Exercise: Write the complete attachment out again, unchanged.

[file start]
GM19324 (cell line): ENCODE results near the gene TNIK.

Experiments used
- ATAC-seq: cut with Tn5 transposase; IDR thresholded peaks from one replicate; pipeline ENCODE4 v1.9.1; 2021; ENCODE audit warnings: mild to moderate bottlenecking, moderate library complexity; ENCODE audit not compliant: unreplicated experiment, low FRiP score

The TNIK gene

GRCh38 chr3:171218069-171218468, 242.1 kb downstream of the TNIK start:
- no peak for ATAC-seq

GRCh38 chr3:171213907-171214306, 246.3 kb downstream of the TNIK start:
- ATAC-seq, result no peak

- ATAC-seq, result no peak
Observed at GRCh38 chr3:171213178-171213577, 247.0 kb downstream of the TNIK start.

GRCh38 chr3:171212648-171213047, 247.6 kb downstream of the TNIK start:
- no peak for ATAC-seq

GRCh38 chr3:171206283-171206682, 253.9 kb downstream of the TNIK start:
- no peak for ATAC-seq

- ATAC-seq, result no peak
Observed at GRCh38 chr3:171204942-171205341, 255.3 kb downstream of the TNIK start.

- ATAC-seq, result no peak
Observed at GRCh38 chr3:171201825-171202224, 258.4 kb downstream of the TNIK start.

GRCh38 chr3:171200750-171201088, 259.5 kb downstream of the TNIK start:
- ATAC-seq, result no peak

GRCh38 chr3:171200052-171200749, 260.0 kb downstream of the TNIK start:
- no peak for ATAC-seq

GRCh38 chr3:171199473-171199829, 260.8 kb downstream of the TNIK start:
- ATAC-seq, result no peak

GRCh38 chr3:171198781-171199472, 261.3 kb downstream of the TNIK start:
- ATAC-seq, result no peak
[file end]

GM19324 (cell line): ENCODE results near the gene TNIK.

Experiments used
- ATAC-seq: cut with Tn5 transposase; IDR thresholded peaks from one replicate; pipeline ENCODE4 v1.9.1; 2021; ENCODE audit warnings: mild to moderate bottlenecking, moderate library complexity; ENCODE audit not compliant: unreplicated experiment, low FRiP score

The TNIK gene

GRCh38 chr3:171218069-171218468, 242.1 kb downstream of the TNIK start:
- no peak for ATAC-seq

GRCh38 chr3:171213907-171214306, 246.3 kb downstream of the TNIK start:
- ATAC-seq, result no peak

- ATAC-seq, result no peak
Observed at GRCh38 chr3:171213178-171213577, 247.0 kb downstream of the TNIK start.

GRCh38 chr3:171212648-171213047, 247.6 kb downstream of the TNIK start:
- no peak for ATAC-seq

GRCh38 chr3:171206283-171206682, 253.9 kb downstream of the TNIK start:
- no peak for ATAC-seq

- ATAC-seq, result no peak
Observed at GRCh38 chr3:171204942-171205341, 255.3 kb downstream of the TNIK start.

- ATAC-seq, result no peak
Observed at GRCh38 chr3:171201825-171202224, 258.4 kb downstream of the TNIK start.

GRCh38 chr3:171200750-171201088, 259.5 kb downstream of the TNIK start:
- ATAC-seq, result no peak

GRCh38 chr3:171200052-171200749, 260.0 kb downstream of the TNIK start:
- no peak for ATAC-seq

GRCh38 chr3:171199473-171199829, 260.8 kb downstream of the TNIK start:
- ATAC-seq, result no peak

GRCh38 chr3:171198781-171199472, 261.3 kb downstream of the TNIK start:
- ATAC-seq, result no peak